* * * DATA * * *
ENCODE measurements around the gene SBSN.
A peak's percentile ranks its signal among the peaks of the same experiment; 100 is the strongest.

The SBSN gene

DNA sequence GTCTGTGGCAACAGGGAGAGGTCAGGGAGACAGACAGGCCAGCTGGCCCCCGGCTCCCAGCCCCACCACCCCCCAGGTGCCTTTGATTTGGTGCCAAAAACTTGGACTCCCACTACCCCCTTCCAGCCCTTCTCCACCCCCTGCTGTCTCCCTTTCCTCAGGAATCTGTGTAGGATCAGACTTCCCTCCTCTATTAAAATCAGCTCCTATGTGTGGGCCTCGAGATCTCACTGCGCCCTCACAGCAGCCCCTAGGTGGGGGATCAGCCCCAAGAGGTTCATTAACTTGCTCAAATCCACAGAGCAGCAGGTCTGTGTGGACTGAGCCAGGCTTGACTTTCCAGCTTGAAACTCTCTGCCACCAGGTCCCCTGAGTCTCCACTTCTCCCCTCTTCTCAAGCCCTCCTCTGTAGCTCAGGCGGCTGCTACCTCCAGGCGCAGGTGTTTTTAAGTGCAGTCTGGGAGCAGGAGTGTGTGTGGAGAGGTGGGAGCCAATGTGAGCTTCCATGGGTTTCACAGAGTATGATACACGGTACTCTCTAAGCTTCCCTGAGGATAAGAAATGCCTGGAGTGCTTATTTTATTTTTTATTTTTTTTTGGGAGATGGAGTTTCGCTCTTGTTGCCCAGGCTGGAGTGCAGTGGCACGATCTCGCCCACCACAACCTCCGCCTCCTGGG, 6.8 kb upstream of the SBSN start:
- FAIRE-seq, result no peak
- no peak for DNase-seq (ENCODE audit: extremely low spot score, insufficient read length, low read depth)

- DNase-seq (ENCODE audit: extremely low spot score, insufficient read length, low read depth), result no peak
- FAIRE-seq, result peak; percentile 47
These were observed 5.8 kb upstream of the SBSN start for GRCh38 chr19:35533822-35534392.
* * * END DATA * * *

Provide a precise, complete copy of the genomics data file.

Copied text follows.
ENCODE measurements around the gene SBSN.
A peak's percentile ranks its signal among the peaks of the same experiment; 100 is the strongest.

The SBSN gene

DNA sequence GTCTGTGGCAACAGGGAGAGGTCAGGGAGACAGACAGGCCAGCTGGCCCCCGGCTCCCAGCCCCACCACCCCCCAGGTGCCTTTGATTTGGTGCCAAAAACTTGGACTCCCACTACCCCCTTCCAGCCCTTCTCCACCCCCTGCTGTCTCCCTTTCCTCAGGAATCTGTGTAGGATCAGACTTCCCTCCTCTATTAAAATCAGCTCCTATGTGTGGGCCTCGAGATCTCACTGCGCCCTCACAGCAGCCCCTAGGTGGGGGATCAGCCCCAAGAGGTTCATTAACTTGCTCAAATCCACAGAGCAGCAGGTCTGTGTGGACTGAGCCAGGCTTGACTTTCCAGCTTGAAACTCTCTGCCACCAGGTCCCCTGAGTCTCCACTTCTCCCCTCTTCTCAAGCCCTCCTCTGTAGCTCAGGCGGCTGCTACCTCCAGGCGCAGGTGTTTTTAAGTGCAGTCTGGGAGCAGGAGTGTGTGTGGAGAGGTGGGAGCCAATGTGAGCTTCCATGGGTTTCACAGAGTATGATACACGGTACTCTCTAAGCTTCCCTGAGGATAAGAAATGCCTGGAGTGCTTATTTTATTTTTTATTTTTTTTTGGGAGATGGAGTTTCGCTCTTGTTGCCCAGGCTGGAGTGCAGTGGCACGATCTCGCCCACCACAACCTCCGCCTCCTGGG, 6.8 kb upstream of the SBSN start:
- FAIRE-seq, result no peak
- no peak for DNase-seq (ENCODE audit: extremely low spot score, insufficient read length, low read depth)

- DNase-seq (ENCODE audit: extremely low spot score, insufficient read length, low read depth), result no peak
- FAIRE-seq, result peak; percentile 47
These were observed 5.8 kb upstream of the SBSN start for GRCh38 chr19:35533822-35534392.